Have you had any driving-test disaster stories? Do you think that the current driving test is harder than it used to be?
One of my friends at university passed her driving test on something like the 5th attempt. One of the times she drove out of the test centre, up to a roundabout, and then straight over the roundabout - and no it wasn't a mini-roundabout, it was a full-size one! She said it was awful having to then do the full test knowing she'd failed at the beginning!
Jessica , UK
On my test, the car leaving the test centre in front of me pulled straight into the road without looking and crashed into an oncoming car. My examiner merely commented, "Better not do that or I will fail you here and now!". I passed.
In the early 1960s my father failed his driving test the first time after knocking a village policeman off his bicycle during the test, narrowly escaping a fine for dangerous driving before he had even passed!
Motorcycle tests used to be conducted with the examiner sending the rider off on a route whilst he wandered round observing from street corners. The emergency stop was tested by the examiner suddenly jumping out in front of the rider waving his clipboard. In Stockport one examiner testing a rider on a blue scooter jumped out in front of a blue scooter - the wrong one - and was run over.
David Walker, UK
I close friend of mine who shall remain nameless, decided he would turn the radio on during his driving test, he thought he might as well have some music on while he was doing it. Not surprisingly the examiner took a dim view and he failed.
On my driving test I swerved to avoid an injured pigeon and ended up in the path of an articulated lorry. At this point I did the sensible thing and closed my eyes. My instructor took the wheel and deposited us in the roadside ditch. Upon opening them I discovered my instructor was nearly in tears and shock horror I had failed!!!!!
I was once in the Hendon testing centre waiting to be taken out for my motorcycle test. We were having a quiet conversation when from behind we heard an almighty crash. Someone returning from their driving test made a misjudgement and went into the gatepost of the test centre. We heard later that apart from that she would have probably passed her test.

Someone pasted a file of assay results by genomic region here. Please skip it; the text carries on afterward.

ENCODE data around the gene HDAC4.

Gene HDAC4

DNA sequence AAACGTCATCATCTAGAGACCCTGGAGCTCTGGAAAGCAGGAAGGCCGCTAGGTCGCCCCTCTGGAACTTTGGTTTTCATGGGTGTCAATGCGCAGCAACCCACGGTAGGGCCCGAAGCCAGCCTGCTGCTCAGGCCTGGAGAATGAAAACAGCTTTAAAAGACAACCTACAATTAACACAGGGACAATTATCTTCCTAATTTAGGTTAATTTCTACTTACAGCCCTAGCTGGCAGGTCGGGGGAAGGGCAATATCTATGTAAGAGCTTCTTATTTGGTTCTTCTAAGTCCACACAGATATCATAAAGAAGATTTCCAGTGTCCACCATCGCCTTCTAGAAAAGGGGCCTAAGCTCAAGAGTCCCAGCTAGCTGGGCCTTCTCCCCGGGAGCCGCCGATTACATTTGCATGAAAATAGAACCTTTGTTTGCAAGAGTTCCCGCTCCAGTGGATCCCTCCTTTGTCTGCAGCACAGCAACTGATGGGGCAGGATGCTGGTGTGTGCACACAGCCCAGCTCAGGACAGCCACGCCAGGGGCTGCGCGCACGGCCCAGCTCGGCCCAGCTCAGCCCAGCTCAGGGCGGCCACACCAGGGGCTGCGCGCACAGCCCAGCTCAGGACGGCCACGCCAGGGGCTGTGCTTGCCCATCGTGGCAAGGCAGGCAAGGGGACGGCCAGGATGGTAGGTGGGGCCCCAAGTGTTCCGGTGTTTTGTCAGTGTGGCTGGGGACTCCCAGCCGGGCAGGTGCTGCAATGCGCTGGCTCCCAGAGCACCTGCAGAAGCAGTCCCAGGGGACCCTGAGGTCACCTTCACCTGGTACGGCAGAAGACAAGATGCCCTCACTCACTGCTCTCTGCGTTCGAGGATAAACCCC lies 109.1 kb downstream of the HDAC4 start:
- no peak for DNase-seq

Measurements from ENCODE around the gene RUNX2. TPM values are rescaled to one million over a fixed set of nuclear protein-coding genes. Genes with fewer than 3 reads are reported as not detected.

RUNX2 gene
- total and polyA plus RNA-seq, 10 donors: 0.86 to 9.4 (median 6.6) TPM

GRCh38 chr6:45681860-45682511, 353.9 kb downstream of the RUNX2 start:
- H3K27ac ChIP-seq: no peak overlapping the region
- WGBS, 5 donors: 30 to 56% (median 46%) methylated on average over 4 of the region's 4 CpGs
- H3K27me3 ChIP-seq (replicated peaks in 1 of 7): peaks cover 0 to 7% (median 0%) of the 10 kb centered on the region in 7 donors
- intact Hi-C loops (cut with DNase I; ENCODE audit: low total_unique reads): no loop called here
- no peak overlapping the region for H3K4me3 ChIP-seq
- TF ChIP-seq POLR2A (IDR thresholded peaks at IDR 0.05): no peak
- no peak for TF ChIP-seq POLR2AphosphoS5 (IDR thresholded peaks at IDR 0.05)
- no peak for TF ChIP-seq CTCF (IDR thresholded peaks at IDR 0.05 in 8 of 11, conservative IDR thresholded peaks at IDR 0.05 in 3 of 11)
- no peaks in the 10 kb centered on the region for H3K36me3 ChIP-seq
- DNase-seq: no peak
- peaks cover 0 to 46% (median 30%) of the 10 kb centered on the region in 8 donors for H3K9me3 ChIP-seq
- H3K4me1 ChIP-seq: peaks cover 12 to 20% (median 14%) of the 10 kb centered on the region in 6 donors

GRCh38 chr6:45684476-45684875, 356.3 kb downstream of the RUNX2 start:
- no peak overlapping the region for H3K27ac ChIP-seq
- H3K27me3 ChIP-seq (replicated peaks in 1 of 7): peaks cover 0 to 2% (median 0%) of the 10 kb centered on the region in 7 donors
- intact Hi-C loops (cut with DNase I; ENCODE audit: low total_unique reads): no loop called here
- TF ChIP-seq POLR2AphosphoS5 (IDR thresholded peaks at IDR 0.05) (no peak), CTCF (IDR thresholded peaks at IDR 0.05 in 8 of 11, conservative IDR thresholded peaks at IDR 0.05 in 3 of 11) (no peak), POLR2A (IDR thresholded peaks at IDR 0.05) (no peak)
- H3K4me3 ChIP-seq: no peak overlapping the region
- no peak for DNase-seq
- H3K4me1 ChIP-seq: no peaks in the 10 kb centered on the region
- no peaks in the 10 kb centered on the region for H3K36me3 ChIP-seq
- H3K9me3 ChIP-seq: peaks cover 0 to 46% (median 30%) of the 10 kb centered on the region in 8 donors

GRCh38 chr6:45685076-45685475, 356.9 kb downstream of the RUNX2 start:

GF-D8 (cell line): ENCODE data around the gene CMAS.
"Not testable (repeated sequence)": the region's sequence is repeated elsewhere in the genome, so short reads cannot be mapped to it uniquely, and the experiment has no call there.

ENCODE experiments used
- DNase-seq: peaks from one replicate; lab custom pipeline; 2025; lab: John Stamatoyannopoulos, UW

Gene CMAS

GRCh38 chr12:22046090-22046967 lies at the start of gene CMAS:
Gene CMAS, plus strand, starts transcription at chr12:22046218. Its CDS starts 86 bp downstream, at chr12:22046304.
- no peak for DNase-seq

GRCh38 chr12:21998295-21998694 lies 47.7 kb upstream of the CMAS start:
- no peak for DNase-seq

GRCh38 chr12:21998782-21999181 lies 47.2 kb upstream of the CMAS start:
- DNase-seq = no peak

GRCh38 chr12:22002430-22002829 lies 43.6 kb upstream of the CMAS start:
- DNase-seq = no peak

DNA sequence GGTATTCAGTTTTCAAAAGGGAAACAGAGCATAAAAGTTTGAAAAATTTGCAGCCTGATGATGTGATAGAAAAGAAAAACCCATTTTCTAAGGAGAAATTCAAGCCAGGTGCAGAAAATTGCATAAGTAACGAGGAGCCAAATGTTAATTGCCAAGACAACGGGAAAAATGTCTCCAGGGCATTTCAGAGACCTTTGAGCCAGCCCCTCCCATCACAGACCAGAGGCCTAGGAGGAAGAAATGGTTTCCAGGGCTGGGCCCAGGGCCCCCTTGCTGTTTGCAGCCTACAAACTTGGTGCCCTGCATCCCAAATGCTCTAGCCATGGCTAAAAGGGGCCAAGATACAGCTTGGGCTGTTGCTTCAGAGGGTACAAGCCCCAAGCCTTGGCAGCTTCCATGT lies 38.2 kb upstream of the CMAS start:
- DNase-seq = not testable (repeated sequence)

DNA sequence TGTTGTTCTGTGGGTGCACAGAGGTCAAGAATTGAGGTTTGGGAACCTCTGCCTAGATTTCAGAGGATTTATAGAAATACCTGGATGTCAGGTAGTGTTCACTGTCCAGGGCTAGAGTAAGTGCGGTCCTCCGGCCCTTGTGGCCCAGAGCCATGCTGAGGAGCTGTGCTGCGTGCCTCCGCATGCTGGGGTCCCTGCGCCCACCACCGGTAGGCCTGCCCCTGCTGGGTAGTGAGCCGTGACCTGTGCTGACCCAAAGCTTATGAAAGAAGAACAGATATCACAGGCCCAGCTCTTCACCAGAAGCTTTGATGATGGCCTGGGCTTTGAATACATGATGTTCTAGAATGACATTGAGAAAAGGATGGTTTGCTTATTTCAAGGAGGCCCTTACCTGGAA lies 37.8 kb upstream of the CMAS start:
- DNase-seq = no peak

Nick Ward, UK
I clipped the curb twice on my first driving test - and still passed! I think being relaxed and confident has more to do with passing than outright skill. Also, I learnt to drive in the winter and at night which helped me a lot during my first year of solo driving. Didn't reduce my insurance premiums though!
A friend of mine failed his test twice - once by running over the foot of a policeman and then the second time by taking his wing mirror off on a milk float. All in all though it seemed safer being in the car with him than outside it!
My driving test was 10 years ago. On that day, the examiner was ill and one from outside of the area was drafted in. As the replacement didn't know the area, I was instructed to drive where I wanted for the next 40 minutes. I subsequently avoided the more challenging areas and had a nice leisurely drive (and pass).
rich, woking , surrey
Having spent two hours every week since March 2003 having driving lessons I was pleased when I felt confident enough to put in for my practical test in November 2004. It was not to be though as my examiner never turned up, apparently he had turned up at completely the wrong test centre and I had to go back to work feeling deflated Thankfully I retook the test in January 2005 and passed!
Hayley Wookey, United Kingdom
I was a nervous wreck and my T-shirt was wringing wet (with sweat) before the test. My instructor turned up - a nice guy but he must have weighed at least 20 stone. When he got into the car it leaned alarmingly to the left and made going round right hand turns a bit tricky (as the car seemed to be on two wheels). You can imagine the fun I had trying to go round a roundabout. During the emergency stop exercise he had to shift himself forward to slap the dashboard, so I knew when it was coming. Consquently, I hit the brakes almost instantaneously with him hitting the dashboard, resulting in the instructor banging his head against the windscreen. Apart from all that I actually passed that day.
Phil Broeders, UK
I took my first test in 1963 in an Austin A40 -and failed just because I was signalling to turn right using hand signals and changing gear with my other hand at the same time!
Alan Glenister, UK
It may not be common to have an accident on your driving test but sadly i was one of those who did.
It was 1988 and in Harrogate. I was coming up to a cross roads and i had right of way, sadly a driver from Leeds didnt realise this and overtook a car at the junction to smash right into me (well actually i smashed into him!)
I did swerve but it was all to late and the car was a right off, luckily noone was injured though i couldnt stop laughing, through nerves. Quite a few passerbys stopped and had a giggle at my expense and no matter how much i said it wasnt my fault they didn't believe me. The test examiner said that if i had completed the roundabout section then he would have passed me. I hasten to add i didn't pass or fail this test it was just stopped.
Mike Cassar, UK